I think that these feelings of greed and entitlement need to be turned around. You don’t need to give all your worldly possessions away and live like a beggar, but when you meet someone, when you meet anyone, the thought of “What can I do for this person?” is simply a better, and happier, way to live.

So, that is my rant for today in its entirety. For those chowderheads sleeping on graves, knock it off. For the rest of you kind friends and neighbors, have a great day and travel safe.

 

Mark

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Down To The Single Digits

Wow.

It has been a very busy year so far. Yesterday I got back home after the last pilgrimage installment. There are only three more temples to visit, and then I will have been to all 88. When I think about that it is pretty amazing, and also I am so grateful that I have been able to update this website throughout the year as I went along. There is so much to see, and so many temples to learn things about and explore. By laying things out here, page by page, I can clearly explore and remember each more clearly. It is also my great hope that this site and blog will be of good help to visitors as well.

I just uploaded the photos up to temple 4, down from 88, so that is a start. There is still much to do for including information, background, history, highlights, and folklore for each. I will keep puttering around with it until it is done.

I am also working on a close reading of the Heart Sutra, and hopefully a helpful guide to reading it aloud, and a mild dissection of each part so that you can understand more and enjoy more of this beautiful thing. I have to admit that I am enjoying pondering the ideas and expressions within the sutra. Like many westerners, I grew up where linear logic is praised, and where clear lines of discussion and argument can be expressed and debated. The Heart Sutra is having none of that, so this is quite interesting.

But I promise also not to go off on all kinds of esoteric tangents that serve more to confuse, than to explore together. That would just be plain…. rude.

My last impression of the most recent journey is that the pace of the pilgrimage is a bit overwhelming. It is hard to put everything in careful perspective when so many temples and countryside is whizzing by. At Kirihataji (temple 10) I met two very nice French visitors. We did not have a chance to talk much, but they sure seemed interesting. They are only here for a short visit, to see a handful of temples, but they could both speak very passable Japanese. Years ago, as students, they used to live in Japan and are now back for a visit. I would have liked to talk more, but the road called them forward and our tour bus took us onward. I  liked that they chose to do fewer, rather than more. They wanted to enjoy and know more of what they were doing, rather than racing to a  finish line to “get it done”.

In the same way, I feel that about this site. This is the first time through, but it feels like preparing the background of a picture I am making on canvas. The first pass needs bold lines and blocky shaded areas. The forms will take shape over time. They will have their own hues and tone. Then the details, slowly and meticulously will fill the finer gaps within. Who knows what it will look like later.

Something entirely unexpected I suppose…

 

Pilgrims in SPAIN!

Well, dear friends and neighbors, I just got back from Spain. It was, as you may already know, a very very cool place to visit. It was my first time to Spain and I have not been to Europe for many years. Everything was interesting and everything was new for me.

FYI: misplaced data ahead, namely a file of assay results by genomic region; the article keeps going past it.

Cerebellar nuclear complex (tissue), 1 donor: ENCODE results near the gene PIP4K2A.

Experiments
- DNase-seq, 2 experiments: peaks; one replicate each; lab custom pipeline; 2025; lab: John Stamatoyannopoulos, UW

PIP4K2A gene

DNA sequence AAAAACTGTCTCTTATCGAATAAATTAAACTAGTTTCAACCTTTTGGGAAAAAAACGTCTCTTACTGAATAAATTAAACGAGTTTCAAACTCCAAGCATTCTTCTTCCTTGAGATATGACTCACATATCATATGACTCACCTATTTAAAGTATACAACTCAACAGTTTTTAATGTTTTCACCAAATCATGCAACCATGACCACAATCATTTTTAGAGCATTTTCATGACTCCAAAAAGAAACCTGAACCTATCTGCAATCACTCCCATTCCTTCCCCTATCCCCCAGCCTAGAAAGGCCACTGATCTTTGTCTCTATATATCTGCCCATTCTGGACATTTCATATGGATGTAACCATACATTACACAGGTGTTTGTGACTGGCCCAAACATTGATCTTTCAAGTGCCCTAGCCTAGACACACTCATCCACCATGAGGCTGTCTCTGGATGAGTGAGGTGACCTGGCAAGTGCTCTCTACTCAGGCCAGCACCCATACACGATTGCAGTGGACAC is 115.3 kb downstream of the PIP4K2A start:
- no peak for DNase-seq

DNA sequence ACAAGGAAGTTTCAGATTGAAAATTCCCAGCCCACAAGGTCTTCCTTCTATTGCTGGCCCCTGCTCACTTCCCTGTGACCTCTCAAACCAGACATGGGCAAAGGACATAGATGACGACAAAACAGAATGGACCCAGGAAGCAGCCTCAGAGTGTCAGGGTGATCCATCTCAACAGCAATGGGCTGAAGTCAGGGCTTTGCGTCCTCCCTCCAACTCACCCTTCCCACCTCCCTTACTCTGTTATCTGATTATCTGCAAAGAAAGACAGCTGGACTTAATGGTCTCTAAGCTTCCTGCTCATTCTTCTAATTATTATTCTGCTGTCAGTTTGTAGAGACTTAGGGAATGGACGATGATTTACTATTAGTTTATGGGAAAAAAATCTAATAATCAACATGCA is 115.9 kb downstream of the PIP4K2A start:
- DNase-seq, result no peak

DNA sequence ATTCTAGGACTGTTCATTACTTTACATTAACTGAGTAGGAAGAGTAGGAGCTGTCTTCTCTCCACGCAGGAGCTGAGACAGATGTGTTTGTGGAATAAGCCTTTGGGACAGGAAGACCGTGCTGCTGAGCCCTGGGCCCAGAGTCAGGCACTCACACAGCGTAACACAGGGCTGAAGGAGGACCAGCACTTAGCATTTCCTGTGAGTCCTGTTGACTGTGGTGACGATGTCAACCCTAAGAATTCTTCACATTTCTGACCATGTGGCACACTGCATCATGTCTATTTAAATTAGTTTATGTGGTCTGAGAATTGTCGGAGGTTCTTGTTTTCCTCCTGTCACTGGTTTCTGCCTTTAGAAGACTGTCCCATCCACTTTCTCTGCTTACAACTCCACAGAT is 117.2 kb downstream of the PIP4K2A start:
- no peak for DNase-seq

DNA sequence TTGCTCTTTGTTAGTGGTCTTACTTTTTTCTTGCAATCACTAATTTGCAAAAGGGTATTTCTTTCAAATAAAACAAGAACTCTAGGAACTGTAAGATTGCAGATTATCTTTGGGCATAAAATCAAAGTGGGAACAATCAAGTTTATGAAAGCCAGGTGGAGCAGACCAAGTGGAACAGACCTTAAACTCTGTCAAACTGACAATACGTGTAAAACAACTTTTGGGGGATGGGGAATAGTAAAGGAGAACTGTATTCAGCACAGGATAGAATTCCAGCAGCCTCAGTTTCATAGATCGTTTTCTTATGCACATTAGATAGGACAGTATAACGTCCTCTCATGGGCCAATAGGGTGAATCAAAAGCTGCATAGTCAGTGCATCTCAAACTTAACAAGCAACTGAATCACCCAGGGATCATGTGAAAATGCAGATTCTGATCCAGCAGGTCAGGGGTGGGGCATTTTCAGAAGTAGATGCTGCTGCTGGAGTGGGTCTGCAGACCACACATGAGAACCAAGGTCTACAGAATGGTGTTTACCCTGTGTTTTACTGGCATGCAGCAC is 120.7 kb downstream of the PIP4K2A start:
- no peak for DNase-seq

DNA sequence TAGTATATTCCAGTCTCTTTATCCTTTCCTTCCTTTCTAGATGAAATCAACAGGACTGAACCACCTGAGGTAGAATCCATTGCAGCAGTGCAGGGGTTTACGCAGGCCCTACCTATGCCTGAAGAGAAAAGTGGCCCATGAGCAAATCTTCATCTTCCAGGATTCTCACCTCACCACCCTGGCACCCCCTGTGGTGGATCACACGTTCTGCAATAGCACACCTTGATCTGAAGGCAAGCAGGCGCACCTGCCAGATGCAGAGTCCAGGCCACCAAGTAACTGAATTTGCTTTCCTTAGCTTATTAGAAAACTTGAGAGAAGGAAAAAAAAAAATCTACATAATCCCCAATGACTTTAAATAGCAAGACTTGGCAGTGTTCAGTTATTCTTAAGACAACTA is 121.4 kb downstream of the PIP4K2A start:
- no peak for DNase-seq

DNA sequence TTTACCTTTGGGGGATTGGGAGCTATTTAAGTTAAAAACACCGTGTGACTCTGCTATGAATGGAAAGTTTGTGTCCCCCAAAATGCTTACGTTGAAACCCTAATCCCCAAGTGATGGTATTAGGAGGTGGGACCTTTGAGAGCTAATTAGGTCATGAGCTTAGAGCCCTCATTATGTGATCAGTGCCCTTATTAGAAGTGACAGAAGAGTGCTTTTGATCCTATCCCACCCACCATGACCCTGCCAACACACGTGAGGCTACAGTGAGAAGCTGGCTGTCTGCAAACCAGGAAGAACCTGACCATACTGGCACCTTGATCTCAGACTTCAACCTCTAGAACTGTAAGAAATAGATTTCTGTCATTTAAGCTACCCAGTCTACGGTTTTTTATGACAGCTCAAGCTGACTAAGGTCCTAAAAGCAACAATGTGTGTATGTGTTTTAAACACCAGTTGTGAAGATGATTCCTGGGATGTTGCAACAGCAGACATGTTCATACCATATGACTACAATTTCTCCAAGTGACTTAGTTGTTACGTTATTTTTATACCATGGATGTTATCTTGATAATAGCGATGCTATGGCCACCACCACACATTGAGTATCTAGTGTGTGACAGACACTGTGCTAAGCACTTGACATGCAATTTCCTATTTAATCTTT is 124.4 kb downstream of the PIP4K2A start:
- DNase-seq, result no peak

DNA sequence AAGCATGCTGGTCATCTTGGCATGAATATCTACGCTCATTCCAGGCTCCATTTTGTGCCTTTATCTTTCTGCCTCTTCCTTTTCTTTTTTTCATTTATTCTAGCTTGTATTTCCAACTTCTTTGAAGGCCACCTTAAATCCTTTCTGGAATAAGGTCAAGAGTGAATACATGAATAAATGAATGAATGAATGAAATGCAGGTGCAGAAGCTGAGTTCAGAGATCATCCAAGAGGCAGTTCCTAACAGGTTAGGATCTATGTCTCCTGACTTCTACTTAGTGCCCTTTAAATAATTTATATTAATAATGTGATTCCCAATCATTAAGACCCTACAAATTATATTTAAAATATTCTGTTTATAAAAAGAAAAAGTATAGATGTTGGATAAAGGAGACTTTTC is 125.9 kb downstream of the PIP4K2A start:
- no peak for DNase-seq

I had set out with a local group from Japan with the purpose of promoting the Shikoku Pilgrimage. There was a lot of moving around, and I had to drive quite a bit during this journey, but it was totally worth it.

Our first stop was to Santiago de Compostela. This is the “end” of the Spanish pilgrimage for many, but it was our first stop. It is a very inspiring place to visit. Here are a few of the pictures I took when there:

 

After that visit, we were off to the city of Sarria to meet the mayor there. This was a great time and opportunity. The mayor, Ma del Pilar Lopez Yanez, was tremendously graceful  and very classy. After a lunch together, she invited us to her office where our group was able to talk about the pairing of the Spanish portion of their pilgrimage, from Sarria to Santiago de Compostela, with the Japanese portion of the 88 Buddhist Temple Pilgrimage, from Kannonji to Okubouji. Initial discussions were very fruitful, thanks to our stellar translator and travel support, Shoko-san.

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After some time with the group in Santiago de Compostela, I decided to make my appointments in Barcelona with various travel companies to promote a business connection and cultural exchange opportunity. Some meetings were good, but one meeting was spectacular. We are looking forward to exploring a project together of inviting pilgrims from both Spain and Japan to venture out and experience each other’s pilgrimages. It has great potential and I am absolutely thrilled to be part of the process to help facilitate these experiences.

I have always felt that the weapon against hate and ignorance is knowledge and travel. We learn more about other people when we walk on their roads, eat the food they eat, drink the things they drink, attempt in our feeble ways to use their language to communicate, and find things that we can enjoy, share, and laugh about. I am dismayed to see so much hate in the Western media and ignorance in both speech and deed with those who pretend they should lead us. So, in response, I think we should make pilgrimage in a foreign land a mandatory activity for anyone fit to travel.

It surely is a step in the right direction, wherever that direction takes you.

Getting Closer and Closer to the Beginning